Britain's wildlife has a troubled past, how can we help protect wildlife for the future?


The Great Crested Newt

Great Crested NewtThe great crested, or warty, newt, is the largest of the European newts. It is an amphibian and therefore a close relative of frogs and toads. Amphibians have a soft, porous skin which must be kept moist all the time, so newts never stray far from water. On land, the newts hide under stones or logs by day, coming out at night to hunt for worms, insects, slugs and snails among damp grass or leaves. In spring, the newts return to ponds to breed and there they eat tadpoles (including their own), frog-spawn and small invertebrates. Over the years, great crested newt numbers have been declining and they are protected by law, officially classed as an endangered species.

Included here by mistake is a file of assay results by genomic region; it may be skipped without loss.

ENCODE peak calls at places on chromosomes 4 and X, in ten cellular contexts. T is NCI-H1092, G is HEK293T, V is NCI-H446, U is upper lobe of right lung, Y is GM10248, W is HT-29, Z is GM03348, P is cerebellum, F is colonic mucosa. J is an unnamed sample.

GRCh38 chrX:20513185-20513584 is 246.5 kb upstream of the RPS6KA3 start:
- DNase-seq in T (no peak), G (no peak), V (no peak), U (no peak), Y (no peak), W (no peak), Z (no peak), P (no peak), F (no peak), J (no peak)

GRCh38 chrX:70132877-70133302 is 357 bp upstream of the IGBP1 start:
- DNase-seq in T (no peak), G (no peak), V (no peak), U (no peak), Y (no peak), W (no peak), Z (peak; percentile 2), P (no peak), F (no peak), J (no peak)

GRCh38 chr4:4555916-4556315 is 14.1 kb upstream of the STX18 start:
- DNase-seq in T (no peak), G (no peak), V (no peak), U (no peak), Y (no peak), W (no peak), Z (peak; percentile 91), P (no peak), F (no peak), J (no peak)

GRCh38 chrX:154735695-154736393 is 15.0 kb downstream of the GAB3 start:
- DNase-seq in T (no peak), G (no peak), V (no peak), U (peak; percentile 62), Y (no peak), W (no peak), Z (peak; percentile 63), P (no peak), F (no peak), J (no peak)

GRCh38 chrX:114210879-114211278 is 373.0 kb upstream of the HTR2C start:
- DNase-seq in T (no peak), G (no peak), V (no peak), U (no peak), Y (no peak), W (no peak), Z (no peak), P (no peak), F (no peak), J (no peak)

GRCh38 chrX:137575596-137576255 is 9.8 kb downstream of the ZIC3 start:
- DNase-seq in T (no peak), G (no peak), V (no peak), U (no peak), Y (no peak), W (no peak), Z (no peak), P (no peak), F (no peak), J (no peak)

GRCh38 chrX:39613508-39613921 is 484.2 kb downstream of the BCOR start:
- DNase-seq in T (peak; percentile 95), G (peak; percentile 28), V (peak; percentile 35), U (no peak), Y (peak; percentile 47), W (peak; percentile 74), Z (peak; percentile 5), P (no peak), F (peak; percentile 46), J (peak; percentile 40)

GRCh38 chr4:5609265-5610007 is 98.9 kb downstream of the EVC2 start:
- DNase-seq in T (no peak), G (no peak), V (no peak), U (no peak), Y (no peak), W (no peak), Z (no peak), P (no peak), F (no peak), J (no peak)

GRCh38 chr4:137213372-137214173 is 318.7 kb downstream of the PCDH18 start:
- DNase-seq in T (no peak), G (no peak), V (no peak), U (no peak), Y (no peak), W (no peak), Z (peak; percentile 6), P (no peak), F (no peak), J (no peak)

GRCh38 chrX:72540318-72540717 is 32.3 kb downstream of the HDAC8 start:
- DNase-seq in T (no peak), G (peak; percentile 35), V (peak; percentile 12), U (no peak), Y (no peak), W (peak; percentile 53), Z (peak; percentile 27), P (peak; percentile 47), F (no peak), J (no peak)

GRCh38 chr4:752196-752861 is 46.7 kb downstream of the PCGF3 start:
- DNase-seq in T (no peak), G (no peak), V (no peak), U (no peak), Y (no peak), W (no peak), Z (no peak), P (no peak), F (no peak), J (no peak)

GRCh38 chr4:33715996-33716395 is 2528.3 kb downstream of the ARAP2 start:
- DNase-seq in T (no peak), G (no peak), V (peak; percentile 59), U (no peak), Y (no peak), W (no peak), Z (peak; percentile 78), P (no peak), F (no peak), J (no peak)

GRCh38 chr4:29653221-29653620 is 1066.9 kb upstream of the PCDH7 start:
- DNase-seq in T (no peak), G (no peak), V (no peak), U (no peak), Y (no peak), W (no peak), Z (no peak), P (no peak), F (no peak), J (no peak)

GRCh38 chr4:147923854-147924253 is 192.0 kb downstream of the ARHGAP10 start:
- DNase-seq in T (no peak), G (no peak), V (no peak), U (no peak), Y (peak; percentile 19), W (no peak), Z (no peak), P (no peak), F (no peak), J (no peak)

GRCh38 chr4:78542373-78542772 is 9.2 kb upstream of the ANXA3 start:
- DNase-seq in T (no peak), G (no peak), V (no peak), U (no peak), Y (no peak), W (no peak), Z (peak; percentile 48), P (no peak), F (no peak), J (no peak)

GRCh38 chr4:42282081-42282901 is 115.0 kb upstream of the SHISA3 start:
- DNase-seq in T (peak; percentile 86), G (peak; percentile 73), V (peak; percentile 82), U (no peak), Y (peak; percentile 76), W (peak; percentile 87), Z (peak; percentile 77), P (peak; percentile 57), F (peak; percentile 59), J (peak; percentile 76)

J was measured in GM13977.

Reasons for decline - fifty years ago there were twice as many ponds in the countryside than there are today. Most of Britain’s original ponds have been destroyed by pollution, or drained and filed in to make way for buildings and farmland. This has meant that the great crested newt has lost many of its essential breeding sites. In the past the newts were collected in large numbers, reducing the wild population even further.

The future - over recent years there has been an ever-increasing interest in garden ponds and the creation of these has provided the newts with much-needed habitats. This, together with legal protection, may help the great crested newt population to recover. 

Read More: The Swallowtail Butterfly

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